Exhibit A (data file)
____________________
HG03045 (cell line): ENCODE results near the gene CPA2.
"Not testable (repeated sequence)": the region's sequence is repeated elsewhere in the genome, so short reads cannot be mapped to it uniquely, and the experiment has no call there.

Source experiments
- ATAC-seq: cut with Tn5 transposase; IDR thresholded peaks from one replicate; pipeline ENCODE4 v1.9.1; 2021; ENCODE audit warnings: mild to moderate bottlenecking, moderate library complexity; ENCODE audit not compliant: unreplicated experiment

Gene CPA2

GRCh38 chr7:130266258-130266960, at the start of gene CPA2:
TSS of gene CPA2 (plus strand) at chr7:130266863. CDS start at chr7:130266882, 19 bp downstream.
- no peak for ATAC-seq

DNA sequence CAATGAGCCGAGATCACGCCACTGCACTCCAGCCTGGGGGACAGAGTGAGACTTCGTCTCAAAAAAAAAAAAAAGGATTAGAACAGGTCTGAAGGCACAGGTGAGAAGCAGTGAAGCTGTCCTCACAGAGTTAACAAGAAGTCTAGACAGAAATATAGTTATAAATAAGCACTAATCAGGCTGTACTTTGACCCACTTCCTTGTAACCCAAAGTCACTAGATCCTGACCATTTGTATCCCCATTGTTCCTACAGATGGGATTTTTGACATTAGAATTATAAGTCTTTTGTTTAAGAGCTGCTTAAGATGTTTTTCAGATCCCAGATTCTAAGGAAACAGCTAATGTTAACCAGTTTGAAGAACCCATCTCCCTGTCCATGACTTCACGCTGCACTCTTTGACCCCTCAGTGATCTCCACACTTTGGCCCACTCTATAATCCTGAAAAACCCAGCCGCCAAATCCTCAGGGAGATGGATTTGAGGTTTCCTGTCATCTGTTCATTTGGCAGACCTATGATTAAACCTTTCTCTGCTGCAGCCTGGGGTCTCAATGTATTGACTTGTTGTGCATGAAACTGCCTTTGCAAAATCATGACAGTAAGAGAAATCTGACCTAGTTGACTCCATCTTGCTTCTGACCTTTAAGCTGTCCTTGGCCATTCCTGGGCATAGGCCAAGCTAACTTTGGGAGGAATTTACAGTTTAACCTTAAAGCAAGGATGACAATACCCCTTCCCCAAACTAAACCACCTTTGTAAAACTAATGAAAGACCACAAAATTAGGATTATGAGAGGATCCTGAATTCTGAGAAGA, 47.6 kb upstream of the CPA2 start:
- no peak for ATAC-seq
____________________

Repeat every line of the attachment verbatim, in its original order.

HG03045 (cell line): ENCODE results near the gene CPA2.
"Not testable (repeated sequence)": the region's sequence is repeated elsewhere in the genome, so short reads cannot be mapped to it uniquely, and the experiment has no call there.

Source experiments
- ATAC-seq: cut with Tn5 transposase; IDR thresholded peaks from one replicate; pipeline ENCODE4 v1.9.1; 2021; ENCODE audit warnings: mild to moderate bottlenecking, moderate library complexity; ENCODE audit not compliant: unreplicated experiment

Gene CPA2

GRCh38 chr7:130266258-130266960, at the start of gene CPA2:
TSS of gene CPA2 (plus strand) at chr7:130266863. CDS start at chr7:130266882, 19 bp downstream.
- no peak for ATAC-seq

DNA sequence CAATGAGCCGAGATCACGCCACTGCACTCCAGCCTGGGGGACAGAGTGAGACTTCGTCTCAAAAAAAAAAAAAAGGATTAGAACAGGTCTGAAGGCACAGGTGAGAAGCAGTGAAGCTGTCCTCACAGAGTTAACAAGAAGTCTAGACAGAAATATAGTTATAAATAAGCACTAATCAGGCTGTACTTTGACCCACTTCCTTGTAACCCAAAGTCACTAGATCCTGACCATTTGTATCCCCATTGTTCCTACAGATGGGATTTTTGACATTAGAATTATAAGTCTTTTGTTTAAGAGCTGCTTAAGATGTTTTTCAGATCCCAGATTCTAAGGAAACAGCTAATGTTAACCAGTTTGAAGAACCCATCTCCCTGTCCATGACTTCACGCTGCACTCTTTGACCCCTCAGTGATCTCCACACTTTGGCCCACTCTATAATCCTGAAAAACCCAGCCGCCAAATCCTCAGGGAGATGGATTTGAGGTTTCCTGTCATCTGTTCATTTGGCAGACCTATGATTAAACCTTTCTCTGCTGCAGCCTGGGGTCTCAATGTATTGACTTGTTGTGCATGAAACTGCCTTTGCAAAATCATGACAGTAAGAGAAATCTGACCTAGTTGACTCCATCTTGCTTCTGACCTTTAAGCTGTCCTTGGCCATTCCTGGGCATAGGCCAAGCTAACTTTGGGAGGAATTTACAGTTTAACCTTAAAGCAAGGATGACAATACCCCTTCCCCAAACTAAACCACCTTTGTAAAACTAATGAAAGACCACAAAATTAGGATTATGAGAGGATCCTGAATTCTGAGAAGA, 47.6 kb upstream of the CPA2 start:
- no peak for ATAC-seq